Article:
David tuned his harp to this delightful subject– "Happy are those who hear the joyful call to worship, for they will walk in the light of your presence, Lord. They rejoice all day long in your wonderful reputation. They exult in your righteousness. You are their glorious strength. Our power is based on your favor; for the Lord is our defense, the Holy One of Israel is our King. Remember me, too, Lord, when you show favor to your people; come to me with your salvation. Let me share in the prosperity of your chosen ones. Let me rejoice in the joy of your people; let me praise you with those who are your heritage."

How triumphant is the power of the cross, which enabled the Apostle to say, "God forbid that I should glory, save in the cross of our Lord Jesus Christ, by whom the world is crucified unto me and I unto the world." No wonder he was anxious to make known to a ruined world, this mystery of grace, which had filled his heart with joy and peace. It was at the foot of the cross, that he had learned to despise all human greatness, and to desire, above all things, an interest in the righteousness of his crucified Savior. The glory of the cross threw all the glories of the world into the shade. Vanity was inscribed on all its pleasures, its possessions, and its power. Hence, with Christian boldness he assured the Roman converts, "I am not ashamed of the Gospel of Christ, for it is the power of God unto salvation to every one who believes." He declared also to the believers at Corinth, "We preach Christ crucified, unto the Jews a stumbling-block, and unto the Greeks foolishness, but unto those who are called, both Jews and Greeks, Christ is the power of God, and the wisdom of God."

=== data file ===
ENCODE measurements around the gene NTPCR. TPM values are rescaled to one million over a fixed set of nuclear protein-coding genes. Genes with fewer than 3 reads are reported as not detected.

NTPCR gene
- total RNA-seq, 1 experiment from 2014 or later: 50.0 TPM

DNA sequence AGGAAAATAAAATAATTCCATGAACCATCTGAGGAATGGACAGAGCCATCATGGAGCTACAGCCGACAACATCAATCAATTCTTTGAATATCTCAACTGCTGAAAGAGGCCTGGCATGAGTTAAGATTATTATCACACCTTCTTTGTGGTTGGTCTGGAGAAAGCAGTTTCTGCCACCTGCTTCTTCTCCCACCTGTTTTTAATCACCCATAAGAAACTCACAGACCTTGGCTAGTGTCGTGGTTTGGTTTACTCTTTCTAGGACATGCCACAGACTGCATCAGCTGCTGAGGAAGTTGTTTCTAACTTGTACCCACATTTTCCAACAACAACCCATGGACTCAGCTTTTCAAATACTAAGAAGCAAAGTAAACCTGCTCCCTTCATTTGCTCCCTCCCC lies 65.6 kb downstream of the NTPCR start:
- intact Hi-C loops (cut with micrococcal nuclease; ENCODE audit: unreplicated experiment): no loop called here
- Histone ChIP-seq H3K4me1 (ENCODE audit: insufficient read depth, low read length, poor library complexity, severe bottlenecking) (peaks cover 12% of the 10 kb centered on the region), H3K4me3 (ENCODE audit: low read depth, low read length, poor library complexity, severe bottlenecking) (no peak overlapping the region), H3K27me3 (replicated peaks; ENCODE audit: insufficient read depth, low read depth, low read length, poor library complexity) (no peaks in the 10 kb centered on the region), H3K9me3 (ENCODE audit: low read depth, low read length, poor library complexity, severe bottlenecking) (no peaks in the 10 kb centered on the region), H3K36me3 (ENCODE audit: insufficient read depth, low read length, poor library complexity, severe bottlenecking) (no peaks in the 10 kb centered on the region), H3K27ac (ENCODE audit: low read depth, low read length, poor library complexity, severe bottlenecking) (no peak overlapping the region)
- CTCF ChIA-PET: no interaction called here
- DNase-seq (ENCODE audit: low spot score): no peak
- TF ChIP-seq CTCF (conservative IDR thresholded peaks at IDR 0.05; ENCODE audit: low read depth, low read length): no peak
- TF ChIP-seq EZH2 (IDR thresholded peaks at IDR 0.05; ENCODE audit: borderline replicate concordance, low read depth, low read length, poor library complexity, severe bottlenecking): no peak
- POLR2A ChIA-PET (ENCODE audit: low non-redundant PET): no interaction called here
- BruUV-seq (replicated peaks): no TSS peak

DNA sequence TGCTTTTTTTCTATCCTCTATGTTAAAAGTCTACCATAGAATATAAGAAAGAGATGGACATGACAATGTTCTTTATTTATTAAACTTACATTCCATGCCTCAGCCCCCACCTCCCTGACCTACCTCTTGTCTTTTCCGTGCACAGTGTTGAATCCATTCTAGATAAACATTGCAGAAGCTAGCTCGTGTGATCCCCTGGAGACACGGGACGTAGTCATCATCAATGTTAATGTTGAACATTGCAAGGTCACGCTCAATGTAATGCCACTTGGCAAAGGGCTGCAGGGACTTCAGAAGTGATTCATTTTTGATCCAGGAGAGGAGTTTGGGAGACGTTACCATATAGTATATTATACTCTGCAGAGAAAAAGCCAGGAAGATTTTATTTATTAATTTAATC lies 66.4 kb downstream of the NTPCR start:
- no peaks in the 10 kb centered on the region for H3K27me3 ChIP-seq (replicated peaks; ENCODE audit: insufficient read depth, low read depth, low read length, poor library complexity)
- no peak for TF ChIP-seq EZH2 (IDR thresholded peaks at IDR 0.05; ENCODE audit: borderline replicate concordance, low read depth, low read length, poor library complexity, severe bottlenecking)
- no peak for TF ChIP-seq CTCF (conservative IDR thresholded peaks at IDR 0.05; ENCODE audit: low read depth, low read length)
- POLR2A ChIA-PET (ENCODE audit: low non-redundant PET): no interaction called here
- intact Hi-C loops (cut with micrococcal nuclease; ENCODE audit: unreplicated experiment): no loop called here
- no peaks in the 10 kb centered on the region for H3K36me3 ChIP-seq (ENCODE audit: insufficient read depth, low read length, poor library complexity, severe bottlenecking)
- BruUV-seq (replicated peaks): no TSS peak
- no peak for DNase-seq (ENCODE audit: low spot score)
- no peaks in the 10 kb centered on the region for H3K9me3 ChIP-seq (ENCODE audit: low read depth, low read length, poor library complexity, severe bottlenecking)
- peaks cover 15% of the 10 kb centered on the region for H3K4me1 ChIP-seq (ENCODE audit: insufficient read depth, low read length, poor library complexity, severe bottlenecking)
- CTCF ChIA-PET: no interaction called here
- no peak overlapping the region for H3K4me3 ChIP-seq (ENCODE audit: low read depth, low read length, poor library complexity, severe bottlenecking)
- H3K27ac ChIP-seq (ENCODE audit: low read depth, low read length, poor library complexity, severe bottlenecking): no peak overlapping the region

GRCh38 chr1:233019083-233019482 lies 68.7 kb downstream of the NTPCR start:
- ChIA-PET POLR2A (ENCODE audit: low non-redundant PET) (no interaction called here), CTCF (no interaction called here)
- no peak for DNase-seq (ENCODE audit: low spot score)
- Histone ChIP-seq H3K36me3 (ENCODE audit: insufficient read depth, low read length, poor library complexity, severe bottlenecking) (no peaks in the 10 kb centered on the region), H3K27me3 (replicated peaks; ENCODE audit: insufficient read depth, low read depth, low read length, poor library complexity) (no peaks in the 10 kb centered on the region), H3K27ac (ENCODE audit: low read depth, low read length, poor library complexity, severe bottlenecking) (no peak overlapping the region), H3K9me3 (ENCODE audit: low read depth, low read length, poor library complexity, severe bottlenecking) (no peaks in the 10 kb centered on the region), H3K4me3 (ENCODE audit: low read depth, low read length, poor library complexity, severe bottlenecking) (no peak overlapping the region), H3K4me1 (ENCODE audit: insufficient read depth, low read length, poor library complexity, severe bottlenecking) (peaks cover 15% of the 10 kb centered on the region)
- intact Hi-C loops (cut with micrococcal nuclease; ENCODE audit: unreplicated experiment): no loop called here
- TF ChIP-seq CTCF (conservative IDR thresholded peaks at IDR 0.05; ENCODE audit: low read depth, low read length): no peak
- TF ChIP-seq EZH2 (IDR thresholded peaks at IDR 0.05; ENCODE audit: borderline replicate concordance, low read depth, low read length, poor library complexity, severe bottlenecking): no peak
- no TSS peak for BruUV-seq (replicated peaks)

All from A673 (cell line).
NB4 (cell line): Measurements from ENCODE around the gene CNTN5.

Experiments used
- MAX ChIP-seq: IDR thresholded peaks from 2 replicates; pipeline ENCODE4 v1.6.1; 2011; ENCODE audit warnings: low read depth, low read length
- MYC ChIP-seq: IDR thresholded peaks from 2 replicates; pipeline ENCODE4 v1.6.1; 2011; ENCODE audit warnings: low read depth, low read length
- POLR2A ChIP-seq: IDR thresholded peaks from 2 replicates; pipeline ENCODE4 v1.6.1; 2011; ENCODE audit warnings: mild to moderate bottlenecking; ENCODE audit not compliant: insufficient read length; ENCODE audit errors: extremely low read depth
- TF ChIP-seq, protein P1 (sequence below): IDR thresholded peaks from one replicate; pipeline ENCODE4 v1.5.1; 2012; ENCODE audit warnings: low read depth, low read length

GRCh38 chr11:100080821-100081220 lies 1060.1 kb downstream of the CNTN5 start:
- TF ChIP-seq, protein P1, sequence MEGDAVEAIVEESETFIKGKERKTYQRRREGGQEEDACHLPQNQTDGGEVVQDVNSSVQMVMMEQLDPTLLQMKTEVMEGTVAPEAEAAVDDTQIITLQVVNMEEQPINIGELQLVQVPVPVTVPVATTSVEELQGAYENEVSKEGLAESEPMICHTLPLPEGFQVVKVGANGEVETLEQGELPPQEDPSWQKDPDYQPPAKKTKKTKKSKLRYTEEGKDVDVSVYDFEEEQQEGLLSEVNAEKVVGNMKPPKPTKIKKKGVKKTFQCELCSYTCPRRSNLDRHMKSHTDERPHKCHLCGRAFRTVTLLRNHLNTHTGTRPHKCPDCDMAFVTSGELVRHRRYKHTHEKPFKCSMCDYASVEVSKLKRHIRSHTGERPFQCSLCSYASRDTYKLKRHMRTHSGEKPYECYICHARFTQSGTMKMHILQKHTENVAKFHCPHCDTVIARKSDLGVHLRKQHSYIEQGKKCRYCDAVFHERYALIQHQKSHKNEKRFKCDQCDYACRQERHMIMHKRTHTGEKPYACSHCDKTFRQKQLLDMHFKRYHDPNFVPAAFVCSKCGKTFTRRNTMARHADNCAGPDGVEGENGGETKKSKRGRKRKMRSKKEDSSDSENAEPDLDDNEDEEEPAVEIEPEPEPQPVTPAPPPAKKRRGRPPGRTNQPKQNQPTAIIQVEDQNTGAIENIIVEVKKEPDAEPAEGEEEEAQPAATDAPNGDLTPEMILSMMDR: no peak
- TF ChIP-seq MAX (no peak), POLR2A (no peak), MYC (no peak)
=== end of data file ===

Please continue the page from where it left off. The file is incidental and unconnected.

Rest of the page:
Deeply impressed with the infinite blessings which flow down from heaven through Jesus Christ, the only Mediator between God and man, he labored to impress the hearts of others, that they, like him, might be made partakers of the grace of God. Through the force of Truth, Felix was made to tremble, Agrippa was almost persuaded to be a Christian, and thousands on the day of Pentecost, were pricked to the heart. What effect has the Gospel had on our hearts? Have we been humbled and changed by it? Has it brought us to Christ, the sinners only refuge from the wrath to come? Is the world crucified to us, no longer swaying our affections? Are we crucified to the world, being esteemed worthless for Jesus' sake? The Almighty said to Abraham, "I will bless you, and you shall be a blessing." However much, then, the people of God may be despised, they are the seed which the Lord has blessed.